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02 December 2021, 17:24

Lukashenko talks about armed standoff outside Palace of Independence in August 2020

The Palace of Independence is the seat of the president of the Republic of Belarus. An archive photo
The Palace of Independence is the seat of the president of the Republic of Belarus. An archive photo

MINSK, 2 December (BelTA) – When Aleksandr Lukashenko took an assault rifle and went out of the Palace of Independence on a day of mass riots in Minsk in 2020, he was sure he would not have to fire the weapon. Belarus President Aleksandr Lukashenko made the relevant statement in a recent interview with Dmitry Kiselyov, Director General of the Russian state news agency MIA Rossiya Segodnya, BelTA has learned.

Aleksandr Lukashenko said: “I was sure I will not have to shoot. Because those, who came, were no revolutionaries. Those were cowards, who had been paid money and who had been walking around for several days or weeks. Yes, they were driven off, pushed, and so on. But only a bit. And they thought they could easily take another walk. Money had been distributed after all. Who were they? They were no revolutionaries. They were cowards.”

The head of state reminded that he had flown over the avenue in a helicopter before showing up carrying an assault rifle. “I turned back and flew along the avenue. Specifically at a low altitude so that they could see it,” he said.

Aleksandr Lukashenko explained that by doing so he tried to show everyone that he had not run away anywhere. His youngest son Nikolai was with him. “He didn't come out for the reason I did. He came out to protect his father,” the head of state specified.

The interview in progress
The interview in progress

“I knew that those were dishonorable cowards and sellouts. And when they said I had run away, I promptly came outside, boarded the helicopter, and flew right above the avenue,” Aleksandr Lukashenko said.

As a result participants of mass riots saw the helicopter and ran away. “I landed and went right there with an assault rifle. Everyone was armed, the security service – two people,” Aleksandr Lukashenko noted. “It was my iron stance. I certainly wanted to scare them a bit but I understood that all of them would run away. And they did.”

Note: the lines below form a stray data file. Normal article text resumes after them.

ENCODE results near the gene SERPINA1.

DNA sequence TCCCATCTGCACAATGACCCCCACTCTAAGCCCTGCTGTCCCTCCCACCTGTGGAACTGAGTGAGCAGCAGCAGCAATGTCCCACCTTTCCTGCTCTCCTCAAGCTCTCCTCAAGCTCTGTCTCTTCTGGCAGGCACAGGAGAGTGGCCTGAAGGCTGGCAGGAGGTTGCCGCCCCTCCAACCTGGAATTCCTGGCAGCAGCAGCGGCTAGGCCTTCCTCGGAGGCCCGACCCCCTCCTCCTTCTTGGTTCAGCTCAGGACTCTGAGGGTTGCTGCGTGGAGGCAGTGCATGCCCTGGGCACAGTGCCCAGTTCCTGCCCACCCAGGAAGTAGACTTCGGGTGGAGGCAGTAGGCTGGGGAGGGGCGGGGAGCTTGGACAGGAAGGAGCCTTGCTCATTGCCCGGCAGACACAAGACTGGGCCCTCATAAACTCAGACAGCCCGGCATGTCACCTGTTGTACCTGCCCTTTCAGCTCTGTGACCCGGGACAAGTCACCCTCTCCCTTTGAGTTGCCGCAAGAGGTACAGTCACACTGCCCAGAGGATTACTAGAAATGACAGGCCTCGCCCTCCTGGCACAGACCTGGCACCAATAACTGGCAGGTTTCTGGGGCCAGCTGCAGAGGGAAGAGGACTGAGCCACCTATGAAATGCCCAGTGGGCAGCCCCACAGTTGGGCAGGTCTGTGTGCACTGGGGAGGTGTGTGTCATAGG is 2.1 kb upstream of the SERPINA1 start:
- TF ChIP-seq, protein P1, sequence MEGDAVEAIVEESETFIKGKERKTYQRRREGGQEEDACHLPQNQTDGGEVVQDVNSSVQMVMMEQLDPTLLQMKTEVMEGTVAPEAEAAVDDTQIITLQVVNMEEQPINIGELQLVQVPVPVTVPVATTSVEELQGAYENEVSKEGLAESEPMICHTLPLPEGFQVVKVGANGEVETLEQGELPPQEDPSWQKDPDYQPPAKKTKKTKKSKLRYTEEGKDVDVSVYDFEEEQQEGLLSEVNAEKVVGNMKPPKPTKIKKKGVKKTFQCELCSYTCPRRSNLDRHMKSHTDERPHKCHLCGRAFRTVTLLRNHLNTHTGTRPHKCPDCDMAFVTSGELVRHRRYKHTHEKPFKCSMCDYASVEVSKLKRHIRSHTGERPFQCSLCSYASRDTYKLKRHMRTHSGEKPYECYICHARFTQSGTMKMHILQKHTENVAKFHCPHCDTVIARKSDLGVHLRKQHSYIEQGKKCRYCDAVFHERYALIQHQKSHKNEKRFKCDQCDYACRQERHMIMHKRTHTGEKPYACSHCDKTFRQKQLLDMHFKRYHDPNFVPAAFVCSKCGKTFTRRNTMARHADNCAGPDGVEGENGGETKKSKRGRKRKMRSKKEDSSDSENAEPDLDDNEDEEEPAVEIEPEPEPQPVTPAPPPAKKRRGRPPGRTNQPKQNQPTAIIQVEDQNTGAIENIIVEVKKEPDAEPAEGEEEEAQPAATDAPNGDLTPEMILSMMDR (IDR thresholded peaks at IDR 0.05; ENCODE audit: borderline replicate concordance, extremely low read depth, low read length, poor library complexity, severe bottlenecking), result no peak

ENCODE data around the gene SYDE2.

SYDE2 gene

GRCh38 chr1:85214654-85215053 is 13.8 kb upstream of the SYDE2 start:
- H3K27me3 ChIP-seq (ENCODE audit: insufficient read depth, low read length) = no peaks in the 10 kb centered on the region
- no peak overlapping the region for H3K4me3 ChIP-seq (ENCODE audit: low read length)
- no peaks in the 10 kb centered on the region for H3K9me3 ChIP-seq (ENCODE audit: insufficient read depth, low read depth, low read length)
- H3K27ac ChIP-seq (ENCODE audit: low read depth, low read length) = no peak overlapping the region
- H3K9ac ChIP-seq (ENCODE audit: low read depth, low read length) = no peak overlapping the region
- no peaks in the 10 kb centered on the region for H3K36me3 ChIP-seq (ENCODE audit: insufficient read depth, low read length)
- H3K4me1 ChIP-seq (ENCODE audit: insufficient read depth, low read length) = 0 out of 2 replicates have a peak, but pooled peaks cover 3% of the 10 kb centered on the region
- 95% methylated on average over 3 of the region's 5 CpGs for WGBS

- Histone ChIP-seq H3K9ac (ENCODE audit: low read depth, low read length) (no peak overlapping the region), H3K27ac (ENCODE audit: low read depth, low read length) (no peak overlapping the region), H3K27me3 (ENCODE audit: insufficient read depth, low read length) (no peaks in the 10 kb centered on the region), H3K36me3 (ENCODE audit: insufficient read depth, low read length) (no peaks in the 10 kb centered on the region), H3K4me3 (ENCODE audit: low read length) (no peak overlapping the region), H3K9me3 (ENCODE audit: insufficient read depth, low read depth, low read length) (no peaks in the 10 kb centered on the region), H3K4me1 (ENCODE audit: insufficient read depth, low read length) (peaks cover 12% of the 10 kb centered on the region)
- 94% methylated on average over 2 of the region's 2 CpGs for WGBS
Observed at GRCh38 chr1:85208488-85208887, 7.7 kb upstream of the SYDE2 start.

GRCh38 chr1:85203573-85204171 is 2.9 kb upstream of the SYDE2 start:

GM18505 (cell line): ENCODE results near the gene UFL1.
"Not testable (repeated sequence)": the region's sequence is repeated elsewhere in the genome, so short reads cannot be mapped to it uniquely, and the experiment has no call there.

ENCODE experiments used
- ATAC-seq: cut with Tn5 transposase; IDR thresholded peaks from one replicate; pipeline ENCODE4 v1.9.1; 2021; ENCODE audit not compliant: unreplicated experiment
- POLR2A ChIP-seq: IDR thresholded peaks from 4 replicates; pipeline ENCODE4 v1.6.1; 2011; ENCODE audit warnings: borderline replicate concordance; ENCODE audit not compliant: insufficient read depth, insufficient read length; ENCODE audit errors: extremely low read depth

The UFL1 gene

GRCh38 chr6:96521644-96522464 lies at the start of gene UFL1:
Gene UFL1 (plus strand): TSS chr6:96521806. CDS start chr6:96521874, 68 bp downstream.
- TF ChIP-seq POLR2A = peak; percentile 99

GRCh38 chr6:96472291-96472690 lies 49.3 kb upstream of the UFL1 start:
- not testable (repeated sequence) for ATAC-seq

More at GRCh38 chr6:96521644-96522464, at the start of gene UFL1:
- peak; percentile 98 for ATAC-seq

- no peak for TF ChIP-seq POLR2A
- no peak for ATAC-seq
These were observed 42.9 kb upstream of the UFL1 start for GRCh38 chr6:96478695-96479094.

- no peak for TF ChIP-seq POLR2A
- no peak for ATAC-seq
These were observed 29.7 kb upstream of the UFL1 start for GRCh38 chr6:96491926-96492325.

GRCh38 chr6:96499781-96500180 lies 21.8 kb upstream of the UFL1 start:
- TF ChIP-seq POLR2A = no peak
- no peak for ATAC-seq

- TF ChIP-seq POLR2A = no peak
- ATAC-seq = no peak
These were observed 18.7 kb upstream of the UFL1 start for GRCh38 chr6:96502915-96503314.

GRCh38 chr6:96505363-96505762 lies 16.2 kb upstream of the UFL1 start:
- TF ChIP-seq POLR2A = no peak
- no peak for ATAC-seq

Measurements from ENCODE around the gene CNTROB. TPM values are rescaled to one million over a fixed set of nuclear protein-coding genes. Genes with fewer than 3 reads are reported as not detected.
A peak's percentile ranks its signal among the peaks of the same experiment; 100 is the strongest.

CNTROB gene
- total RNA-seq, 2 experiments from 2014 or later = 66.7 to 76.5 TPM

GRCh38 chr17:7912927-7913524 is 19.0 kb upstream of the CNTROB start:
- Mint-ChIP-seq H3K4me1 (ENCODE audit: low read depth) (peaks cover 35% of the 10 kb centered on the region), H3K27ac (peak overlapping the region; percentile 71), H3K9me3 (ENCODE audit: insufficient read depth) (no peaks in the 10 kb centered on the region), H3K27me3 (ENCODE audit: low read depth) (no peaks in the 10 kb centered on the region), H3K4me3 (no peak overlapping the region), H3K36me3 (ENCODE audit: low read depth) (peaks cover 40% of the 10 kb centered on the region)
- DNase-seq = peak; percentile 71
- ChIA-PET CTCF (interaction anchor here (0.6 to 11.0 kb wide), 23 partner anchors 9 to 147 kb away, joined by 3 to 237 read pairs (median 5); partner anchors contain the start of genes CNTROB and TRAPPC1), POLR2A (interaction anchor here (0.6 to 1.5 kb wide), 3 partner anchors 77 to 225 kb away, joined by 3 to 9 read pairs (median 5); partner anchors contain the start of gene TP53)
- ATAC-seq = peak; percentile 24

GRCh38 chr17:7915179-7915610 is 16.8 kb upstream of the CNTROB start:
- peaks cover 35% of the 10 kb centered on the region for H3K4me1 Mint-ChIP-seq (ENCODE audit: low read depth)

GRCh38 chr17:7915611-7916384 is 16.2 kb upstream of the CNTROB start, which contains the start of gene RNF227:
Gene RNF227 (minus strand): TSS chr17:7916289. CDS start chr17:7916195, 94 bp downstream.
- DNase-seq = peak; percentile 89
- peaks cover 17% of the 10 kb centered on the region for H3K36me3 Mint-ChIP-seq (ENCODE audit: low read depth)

“But if they had tried to storm the Palace of Independence (I was constantly there, the president's control center was there, I had well-trained special operations forces inside), if they had rushed here (and we knew that they had not only melee weapons, we didn't rule it out), we would have defended the Palace of Independence under all laws, including using lethal weapons. The situation was very serious back then,” Aleksandr Lukashenko said.

Lukashenko explains his appearance with assault rifle in front of Palace of IndependenceLukashenko explains his appearance with assault rifle in front of Palace of Independence
Prior to those events various messages started appearing in the Internet and Telegram channels. The messages claimed that Aleksandr Lukashenko was in Rostov, that he had fled the country, that he was a coward, and so on. “What would you have done in my place?” he asked the interviewers.

He added that when he was going out of the palace, he was confident he would not have to fire his weapon. But if some attempt at violence against him had been taken, then he would have responded, the president assured. “I came out with a kid. If some attempt at violence had been committed against me, do you think I would look calmly at it? Well, it's one thing if I had been shot right away. But I wasn't alone. My soldiers could have wiped away these scoundrels. Because it was no joke back then.”

Aleksandr Lukashenko also noted that there were a lot of school students and kids in the front ranks of the protesters, who had not voted at all and did not understand what was going on. “That was the entire problem. How could we fight against those kids, who had been paid a bit to buy a chewing gum?” the Belarusian leader noted.

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